Last year, Jeff Bewkes, the ruler of Time Warner Inc. (NYSE: TWX), took a pay cut of 1%, to $25.9 million -- peanuts compared to Walt Disney Co. (NYSE: DIS) CEO Bob Iger’s $31.4 million or Discovery Communications Inc.
(Nasdaq: DISCA, DISCB, DISCK) CEO David Zaslaf’s $52.4 million. Bewkes
said he took the cut because “the company did not surpass financial
targets by as great an amount as it did in 2010.”
Bewkes also is reportedly upset about the ratings decline at Time Warner’s CNN. As well he should be.
April was the cruelest month for CNN/US -- its lowest rated month since August 2001, according to Nielsen. The once-leading cable news network now has even fewer viewers than MSNBC,
despite its latest makeover, which was hailed by CNN’s flugelhorn
blowers as the best thing to happen to TV since the invention of
What’s wrong with CNN? The basic problem, dating back to its founding
in 1980, is a bad business plan. There aren’t enough news junkies out
there, especially in the 55-to-death demographic (as they are called by
the ad agency madmen), who still prefer watching the news the
old-fashioned way: from the couch or La-Z-Boy.
CNN gets its best numbers in times of disaster (earthquakes,
hurricanes, plane crashes). TV viewers are like rubberneckers who slow
down to see the mayhem on the highway. People are just hungry for
vicarious excitement. Isn’t it awful? As crass as it may sound, there
just aren’t enough disasters, ratings-wise.
News itself has become boring. It has a been-there, done-that quality
these days. Republicans hate Obama. Obama calls Republicans the party
of the fat cats. Nothing seems to change. The Greek debt crisis has been
going on for two years, maybe more. Hot news would be if there weren’t a
Greek debt crisis.
The biggest disappointment, though, is the new faces CNN has brought
in for the new, improved, more exciting CNN of the future. No matter how
many Soledad O’Briens and Erin Burnetts the CNN talent-hunters
discover, and no matter how much hair spray you spritz on the schedule,
nothing compares to the failure to find a replacement for Larry King as
the iconic voice of CNN.
Whatever Larry’s weaknesses were as a rival to Mike Wallace as an
interrogator, Larry was an American institution, even if I admired only
his taste in suspenders. After a quarter of a century, his ratings were
melting like a Popsicle on a summer day on the sidewalks of New York.
But what programming genius came up with the idea of replacing him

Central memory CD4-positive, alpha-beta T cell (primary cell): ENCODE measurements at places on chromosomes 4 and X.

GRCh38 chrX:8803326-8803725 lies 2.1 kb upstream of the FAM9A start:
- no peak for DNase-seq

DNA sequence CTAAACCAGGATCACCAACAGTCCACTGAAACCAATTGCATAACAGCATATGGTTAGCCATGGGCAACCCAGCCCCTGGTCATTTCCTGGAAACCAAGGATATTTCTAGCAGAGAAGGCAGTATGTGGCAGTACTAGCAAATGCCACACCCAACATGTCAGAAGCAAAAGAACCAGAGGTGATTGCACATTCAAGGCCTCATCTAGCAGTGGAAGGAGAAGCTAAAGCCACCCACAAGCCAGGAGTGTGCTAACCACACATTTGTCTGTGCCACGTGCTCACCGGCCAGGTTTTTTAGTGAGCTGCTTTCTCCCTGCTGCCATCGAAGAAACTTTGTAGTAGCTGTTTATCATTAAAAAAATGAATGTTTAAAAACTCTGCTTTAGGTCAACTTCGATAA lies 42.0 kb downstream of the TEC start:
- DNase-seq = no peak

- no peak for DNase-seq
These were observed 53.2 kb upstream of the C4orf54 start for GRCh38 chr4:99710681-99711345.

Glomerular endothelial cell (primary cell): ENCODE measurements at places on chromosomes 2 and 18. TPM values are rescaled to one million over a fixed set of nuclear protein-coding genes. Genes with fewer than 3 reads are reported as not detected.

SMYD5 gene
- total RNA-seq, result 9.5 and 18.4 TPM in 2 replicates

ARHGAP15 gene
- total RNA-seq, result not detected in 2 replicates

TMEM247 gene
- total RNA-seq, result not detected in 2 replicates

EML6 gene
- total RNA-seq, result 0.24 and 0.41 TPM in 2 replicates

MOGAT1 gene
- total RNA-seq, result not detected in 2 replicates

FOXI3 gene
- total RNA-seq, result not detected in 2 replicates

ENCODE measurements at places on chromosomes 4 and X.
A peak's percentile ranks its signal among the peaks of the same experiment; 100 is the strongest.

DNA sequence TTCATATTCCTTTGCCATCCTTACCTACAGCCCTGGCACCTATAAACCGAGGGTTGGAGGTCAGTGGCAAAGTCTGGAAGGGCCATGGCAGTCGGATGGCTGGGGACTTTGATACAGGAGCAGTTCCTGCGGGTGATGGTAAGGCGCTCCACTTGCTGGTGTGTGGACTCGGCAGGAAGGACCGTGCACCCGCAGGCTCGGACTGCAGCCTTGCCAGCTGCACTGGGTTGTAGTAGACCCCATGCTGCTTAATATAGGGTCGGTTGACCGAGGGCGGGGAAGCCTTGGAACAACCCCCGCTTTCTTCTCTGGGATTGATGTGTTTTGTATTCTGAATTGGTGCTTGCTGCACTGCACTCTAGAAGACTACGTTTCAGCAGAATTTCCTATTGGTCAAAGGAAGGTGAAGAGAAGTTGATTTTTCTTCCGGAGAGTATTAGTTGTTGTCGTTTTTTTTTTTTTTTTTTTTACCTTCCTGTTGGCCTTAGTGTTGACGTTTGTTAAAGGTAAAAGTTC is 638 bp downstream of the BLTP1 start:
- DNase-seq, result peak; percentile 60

with Piers Stefan Pughe-Morgan (aka Piers Morgan)? What a coup.
A judge and contestant on reality TV shows (Britain's Got Talent, America's Got Talent, The Celebrity Apprentice),
he is also an often-fired pillar of British journalism (The Sun, News
of the World, The Mirror). As an editor, Morgan was famous for his lack
of concern for celebrities' rights to privacy.
There was always the chance he would bring the joie de vivre of News of the World tabloid journalism to dowdy CNN.
There are those who like the smarmy, arrogant, self-satisfied quality
he brings to CNN. Nobody I know watches the Larry King Memorial Hour
anymore. But I can see why Private Eye used to call him “Piers Moron.”
What I would have done is replace King Larry with another legend: Ted
Turner, the founding father of CNN and once Time Warner’s largest
stockholder (“A million shares more or less,” as he used to say). After
being pushed into unwanted retirement by former Time Warner honcho
Gerald M. Levin –- one of CNBC's "Worst American CEOs of All Time"
-- the Mouth of the South went back to his home on the range in
Montana, where seldom is heard a discouraging word. (What can you expect
a buffalo to say?)
Ted was a joy covering on the TV beat. We never knew what he was
going to say at press conferences. Neither did he, it was said. He was
totally unpredictable, with a flair for overdramatic language and
outrageous statements. Funny and fearless, he was a Green even before Al
Gore's An Inconvenient Truth won an Oscar. Saving the planet and
the world from nuclear destruction, corporate democracy, denouncing the
fat cat networks that were destroying TV... all the producers had to do
was wind him up and let him talk about whatever crossed his mind.
True, some people consider him a nut. But Ted would be a shot of
electricity into the limping CNN. Why, I’d even put him on opposite The O’Reilly Factor at 8 o’clock on Fox News, ending O'Reilly's 15-year reign of terror.
Ted Turner would be the Howard Beale we have been waiting for since Network.